D.C. ex­tends schol­ar­ships and op­por­tu­ni­ties to in­flu­en­tial child-care work­ers

The Washington Post Sunday - - OBIT­U­AR­IES - Michael.chan­dler@wash­post.com

de­vel­op­ing rapidly — re­quires train­ing sim­i­lar to what el­e­men­tary school teach­ers re­ceive.

New li­cens­ing reg­u­la­tions that went into ef­fect in De­cem­ber call for teach­ers of in­fants and tod­dlers to have an As­so­ci­ate de­gree by De­cem­ber 2020.

The reg­u­la­tions also re­quire child-care cen­ter direc­tors to earn a bach­e­lor’s de­gree and home care providers and as­sis­tant teach­ers to earn a CDA.

These min­i­mum cre­den­tials are stok­ing anx­i­ety among child­care work­ers who say they lack time and re­sources to go back to school. Some Span­ish-speak­ing providers say they will have to spend ex­tra years learn­ing English be­fore they can even en­roll in col­lege-level cour­ses.

Many busi­ness own­ers are also con­cerned they can­not af­ford to re­ward bet­ter-ed­u­cated teach­ers: The un­der-re­sourced sys­tem is al­ready strained with some of the high­est av­er­age tu­ition in the coun­try, at $1,800 a month, al­low­ing lit­tle room for in­creases to pay teach­ers more. At the same time, gov­ern­ment vouch­ers for low-in­come fam­i­lies do not fully re­im­burse for the ac­tual cost of qual­ity care, providers say.

Kang said of­fi­cials are lis­ten­ing. “We be­lieve it’s ab­so­lutely crit­i­cal to sup­port our child-care work­force,” she said.

The city re­cently launched an on­line plat­form called Quo­rum where child-care work­ers can com­plete their CDA course work free. It added new fund­ing for schol­ar­ships to help child-care work­ers pur­sue col­lege de­grees, in­creas­ing the sum from $916,840 to $1.5 mil­lion.

The cur­rent year’s bud­get added $4.5 mil­lion to in­crease the value of child-care vouch­ers.

City of­fi­cials are also talk­ing with uni­ver­si­ties about the pos­si­bil­ity of of­fer­ing a de­gree pro­gram in Span­ish, Kang said. The law in­cludes a waiver pro­vi­sion for peo­ple who have taught in a li­censed child de­vel­op­ment cen­ter for at least 10 years.

Martha C. Egas, ex­ec­u­tive di­rec­tor at the Span­ish Ed­u­ca­tion De­vel­op­ment (SED) Cen­ter in Pet­worth, said it’s chal­leng­ing to meet the new ed­u­ca­tion stan­dards, but worth­while. “It’s a won­der­ful op­por­tu­nity for work­ers to im­prove their skills and take ad­van­tage of what the city is of­fer­ing at the mo­ment.”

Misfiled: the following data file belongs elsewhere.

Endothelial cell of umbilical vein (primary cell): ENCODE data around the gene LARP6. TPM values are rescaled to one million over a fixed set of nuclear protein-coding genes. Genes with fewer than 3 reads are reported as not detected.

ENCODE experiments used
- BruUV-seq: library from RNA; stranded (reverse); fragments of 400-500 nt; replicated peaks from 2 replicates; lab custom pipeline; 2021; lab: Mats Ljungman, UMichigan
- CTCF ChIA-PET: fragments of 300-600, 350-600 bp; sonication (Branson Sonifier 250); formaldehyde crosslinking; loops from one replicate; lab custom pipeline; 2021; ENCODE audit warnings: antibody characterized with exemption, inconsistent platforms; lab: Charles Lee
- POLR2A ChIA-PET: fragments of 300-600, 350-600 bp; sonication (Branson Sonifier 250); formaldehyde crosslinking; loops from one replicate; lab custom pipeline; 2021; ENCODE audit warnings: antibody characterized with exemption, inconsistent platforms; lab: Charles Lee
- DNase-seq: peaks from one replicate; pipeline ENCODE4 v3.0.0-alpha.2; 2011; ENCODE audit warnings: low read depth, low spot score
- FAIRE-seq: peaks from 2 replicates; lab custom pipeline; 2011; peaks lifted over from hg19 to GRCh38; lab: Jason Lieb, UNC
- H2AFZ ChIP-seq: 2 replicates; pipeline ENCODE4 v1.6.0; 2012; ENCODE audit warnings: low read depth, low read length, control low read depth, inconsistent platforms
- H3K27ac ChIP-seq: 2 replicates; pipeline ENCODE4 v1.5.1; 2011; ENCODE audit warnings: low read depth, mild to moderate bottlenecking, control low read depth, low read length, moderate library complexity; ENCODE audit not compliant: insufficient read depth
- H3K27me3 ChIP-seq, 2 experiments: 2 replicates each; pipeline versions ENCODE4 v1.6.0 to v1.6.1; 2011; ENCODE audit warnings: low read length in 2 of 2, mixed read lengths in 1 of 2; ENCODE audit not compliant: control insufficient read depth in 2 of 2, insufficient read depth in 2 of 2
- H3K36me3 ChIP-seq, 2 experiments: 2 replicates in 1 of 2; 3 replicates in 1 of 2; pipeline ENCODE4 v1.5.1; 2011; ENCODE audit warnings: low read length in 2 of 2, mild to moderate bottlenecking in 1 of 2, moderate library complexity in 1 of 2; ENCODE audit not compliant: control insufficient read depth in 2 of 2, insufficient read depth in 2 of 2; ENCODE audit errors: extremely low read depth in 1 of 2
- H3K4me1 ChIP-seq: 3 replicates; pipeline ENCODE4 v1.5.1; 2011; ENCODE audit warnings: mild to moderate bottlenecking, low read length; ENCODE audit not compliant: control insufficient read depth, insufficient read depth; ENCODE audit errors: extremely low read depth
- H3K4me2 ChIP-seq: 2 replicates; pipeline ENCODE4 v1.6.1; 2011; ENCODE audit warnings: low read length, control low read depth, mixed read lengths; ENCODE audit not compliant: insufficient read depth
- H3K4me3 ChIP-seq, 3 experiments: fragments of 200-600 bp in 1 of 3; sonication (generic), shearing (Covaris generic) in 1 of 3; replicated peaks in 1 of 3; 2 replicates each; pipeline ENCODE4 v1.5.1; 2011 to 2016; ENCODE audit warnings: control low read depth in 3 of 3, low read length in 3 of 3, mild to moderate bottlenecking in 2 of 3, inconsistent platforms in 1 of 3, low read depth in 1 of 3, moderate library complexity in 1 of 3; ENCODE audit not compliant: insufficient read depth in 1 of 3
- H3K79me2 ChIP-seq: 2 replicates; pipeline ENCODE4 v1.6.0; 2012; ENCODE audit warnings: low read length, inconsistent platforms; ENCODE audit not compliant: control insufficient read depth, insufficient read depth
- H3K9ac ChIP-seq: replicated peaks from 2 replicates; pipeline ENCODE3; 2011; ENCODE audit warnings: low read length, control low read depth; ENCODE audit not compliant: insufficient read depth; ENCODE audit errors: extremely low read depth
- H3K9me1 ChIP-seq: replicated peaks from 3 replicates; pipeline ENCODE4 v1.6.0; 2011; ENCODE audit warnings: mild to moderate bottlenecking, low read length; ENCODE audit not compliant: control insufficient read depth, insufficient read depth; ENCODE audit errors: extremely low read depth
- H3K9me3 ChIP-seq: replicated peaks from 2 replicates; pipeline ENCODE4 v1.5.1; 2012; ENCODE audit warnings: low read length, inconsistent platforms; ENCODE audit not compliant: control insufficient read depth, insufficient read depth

The First Step pro­gram, which just grad­u­ated its first seven stu­dents in June, aims to in­crease the skill level and ed­u­ca­tion of work­ers now en­ter­ing the field. It is pro­jected to ex­pand into new schools and en­roll 150 stu­dents over the next three years.

To earn a CDA, stu­dents must take 120 hours of course work in child de­vel­op­ment and spend 480 hours work­ing with chil­dren. To help stu­dents earn their hours, the city is pay­ing them to work in li­censed child-care cen­ters through its Sum­mer Youth Em­ploy­ment Pro­gram.

“I knew I wanted to work with chil­dren. So when I heard about this pro­gram, I said, ‘Sign me up,’ ” Stin­nie said. She is work­ing in a class for 2-year-olds this sum­mer at the SED Cen­ter be­fore en­rolling at Trin­ity Wash­ing­ton Univer­sity, where she plans to study early-child­hood ed­u­ca­tion and even­tu­ally earn a mas­ter’s de­gree. Some of her high school cred­its through the CDA pro­gram can trans­fer to her new univer­sity, and she hopes to take ad­van­tage of the Dis­trict’s schol­ar­ships for child-care work­ers.

Eben Be­na­vides, 17, an­other First Step grad­u­ate, is also work­ing at the SED Cen­ter this sum­mer. He was eat­ing lunch on a re­cent af­ter­noon at a small ta­ble of 2- and 3- year olds.

He said he en­rolled in the pro­gram be­cause he wanted to “learn how chil­dren learn.”

As a rare male in an over­whelm­ingly fe­male-dom­i­nated work­force, he says he hopes to be a role model for chil­dren. “I can let them know that there are males fig­ures they can de­pend on in their lives,” he said.

Valora Wash­ing­ton, chief ex­ec­u­tive at the Coun­cil for Pro­fes­sional Recog­ni­tion, which over­sees the CDA pro­gram na­tion­ally, said high school-level train­ing pro­grams are be­gin­ning to take root around the coun­try. The pro­grams pro­vide pro­fes­sional skills and col­lege cred­its to high school grad­u­ates, and they ben­e­fit young chil­dren who too of­ten spend for­ma­tive years in pro­grams with low-skilled work­ers.

“In many places, a per­son with no spe­cial­ized train­ing or ed­u­ca­tional back­ground can walk into an early-child­hood ed­u­ca­tion pro­gram and be­come em­ployed,” she said.

“It’s a won­der­ful op­por­tu­nity for work­ers to im­prove their skills and take ad­van­tage of what the city is of­fer­ing.” Martha C. Egas, Span­ish Ed­u­ca­tion De­vel­op­ment Cen­ter


ABOVE: Chil­dren re­turn to the Span­ish Ed­u­ca­tion De­vel­op­ment (SED) Cen­ter in Wash­ing­ton Thurs­day af­ter a trip out­side.

RIGHT: Ty­onna Stin­nie, left, took part in a new city­funded ca­reer and tech­ni­cal ed­u­ca­tion pro­gram called “First Step” that aims to build a pipe­line of highly trained child-care work­ers.

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